Kirkwood gaps and their ratios orbital radius

(au)number of

orbital periodsobserved theoretical asteroid :Jupiter 2.060 2.064 4 :1 2.500 2.500 3 :1 2.710 2.704 8 :3 2.822 2.823 5 :2 2.956 2.956 7 :3 3.030 3.028 9 :4 3.280 3.276 2 :1 and a new graph…

Some additional comments:

- Not all resonant orbits produce gaps and sometimes the exact opposite happens. Certain harmonic ratios seem to attract asteroids resulting in the formation of groups at some resonant orbits. The most famous of these are the Trojan asteroids, which are locked in a 1:1 resonance with Jupiter and are clumped 60° on either side of it at the Lagrange points. (Lagrange orbits will be discussed in more detail in the two sections on orbital mechanics in this book.) The second most important example of this effect is the Hilda group, which occupies the 3:2 resonant orbit at 3.58 au. Why some resonances produce groups while others produce gaps is a subject that still hasn't been fully resolved.
- Some resonant orbits appear to have only one occupant. The asteroid 279 Thule is the lone member of the Thule group in 4:3 resonance with Jupiter It is also one of only a half dozen or so objects which lie in an otherwise big empty region from 4.2 to 5.0 au. If Thule is lonely today it can only get lonelier tomorrow. The other residents of this forbidden zone are all in orbits that appear to be unstable. Jupiter's gravity is gradually sweeping this region clean.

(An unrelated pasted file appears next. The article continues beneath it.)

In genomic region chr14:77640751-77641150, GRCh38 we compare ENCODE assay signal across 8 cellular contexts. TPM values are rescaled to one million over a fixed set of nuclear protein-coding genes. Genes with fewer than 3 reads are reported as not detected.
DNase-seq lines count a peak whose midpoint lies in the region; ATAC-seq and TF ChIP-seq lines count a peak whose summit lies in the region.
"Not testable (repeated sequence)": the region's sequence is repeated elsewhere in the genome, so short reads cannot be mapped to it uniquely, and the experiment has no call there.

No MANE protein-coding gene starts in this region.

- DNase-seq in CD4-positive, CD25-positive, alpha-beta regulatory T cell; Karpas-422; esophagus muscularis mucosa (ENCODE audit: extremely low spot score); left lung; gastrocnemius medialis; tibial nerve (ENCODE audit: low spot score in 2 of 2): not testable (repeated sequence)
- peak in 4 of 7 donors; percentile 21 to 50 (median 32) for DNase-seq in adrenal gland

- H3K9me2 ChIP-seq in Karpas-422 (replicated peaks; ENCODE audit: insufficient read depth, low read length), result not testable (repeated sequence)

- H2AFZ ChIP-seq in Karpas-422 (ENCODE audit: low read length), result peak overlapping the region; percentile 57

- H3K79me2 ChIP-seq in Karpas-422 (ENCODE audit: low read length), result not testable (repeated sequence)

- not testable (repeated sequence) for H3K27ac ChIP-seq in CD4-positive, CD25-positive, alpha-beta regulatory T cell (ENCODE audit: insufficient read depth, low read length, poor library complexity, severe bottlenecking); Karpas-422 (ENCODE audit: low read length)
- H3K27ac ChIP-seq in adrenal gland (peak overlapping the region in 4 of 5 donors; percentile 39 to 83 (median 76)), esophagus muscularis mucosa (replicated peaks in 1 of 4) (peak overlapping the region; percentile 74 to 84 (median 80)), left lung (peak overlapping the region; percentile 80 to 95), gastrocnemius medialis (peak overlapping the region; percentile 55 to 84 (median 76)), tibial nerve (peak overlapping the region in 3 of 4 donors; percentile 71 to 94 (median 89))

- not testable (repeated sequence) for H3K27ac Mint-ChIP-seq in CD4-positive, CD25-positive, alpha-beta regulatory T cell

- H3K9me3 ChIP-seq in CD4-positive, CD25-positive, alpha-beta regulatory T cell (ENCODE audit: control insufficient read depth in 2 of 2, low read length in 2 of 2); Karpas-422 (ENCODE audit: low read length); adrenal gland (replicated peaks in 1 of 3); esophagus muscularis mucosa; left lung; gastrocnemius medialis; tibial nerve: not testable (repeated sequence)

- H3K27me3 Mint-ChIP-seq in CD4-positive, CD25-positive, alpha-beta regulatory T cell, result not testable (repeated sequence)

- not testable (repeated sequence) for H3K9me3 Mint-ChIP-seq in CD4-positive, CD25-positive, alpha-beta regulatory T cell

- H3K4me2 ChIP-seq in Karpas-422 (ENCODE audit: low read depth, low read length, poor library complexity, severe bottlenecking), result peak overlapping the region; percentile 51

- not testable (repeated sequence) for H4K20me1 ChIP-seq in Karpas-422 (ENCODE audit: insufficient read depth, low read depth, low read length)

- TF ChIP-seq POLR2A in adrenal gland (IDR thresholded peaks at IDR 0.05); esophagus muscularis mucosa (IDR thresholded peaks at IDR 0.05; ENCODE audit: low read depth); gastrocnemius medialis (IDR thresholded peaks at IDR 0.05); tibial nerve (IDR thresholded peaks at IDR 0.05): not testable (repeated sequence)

- Sometimes the connection made between a particular group or gap and an orbital resonance is loose.
- The Cybele group is reported to be in a 7:4 resonance with Jupiter The core of this group orbits 3.38 au from the Sun, but the resonance it's assigned to lies at 3.58 au — a 6% difference.
- Many reliable sources show a prominent gap at the 7:2 resonance (2.256 au), but in my own analysis of the MPCORB data there is barely a dip in the population at this radius.

To finish this problem off, here's a table identifying the key orbital resonance features of the asteroid belt.

orbital radius (au) | feature | harmonic ratio |
---|---|---|

~1.91 | Hungaria group | 9:2 |

2.06 | inner edge of main belt | 4:1 |

2.06~2.50 | main belt i | |

2.50 | gap | 3:1 |

2.50~2.70 | main belt iia | |

2.70 | gap | 8:3 |

2.70~2.82 | main belt iib | |

2.82 | gap | 5:2 |

2.82~3.03 | main belt iiia | |

3.03 | gap | 9:4 |

3.03~3.28 | main belt iiib | |

3.28 | outer edge of main belt | 2:1 |

~3.58 | Cybele group | 4:7 |

~3.96 | Hilda group | 3:2 |

4.29 | Thule group | 4:3 |

4.2~5.0 | big empty region | |

~5.20 | Trojan group | 1:1 |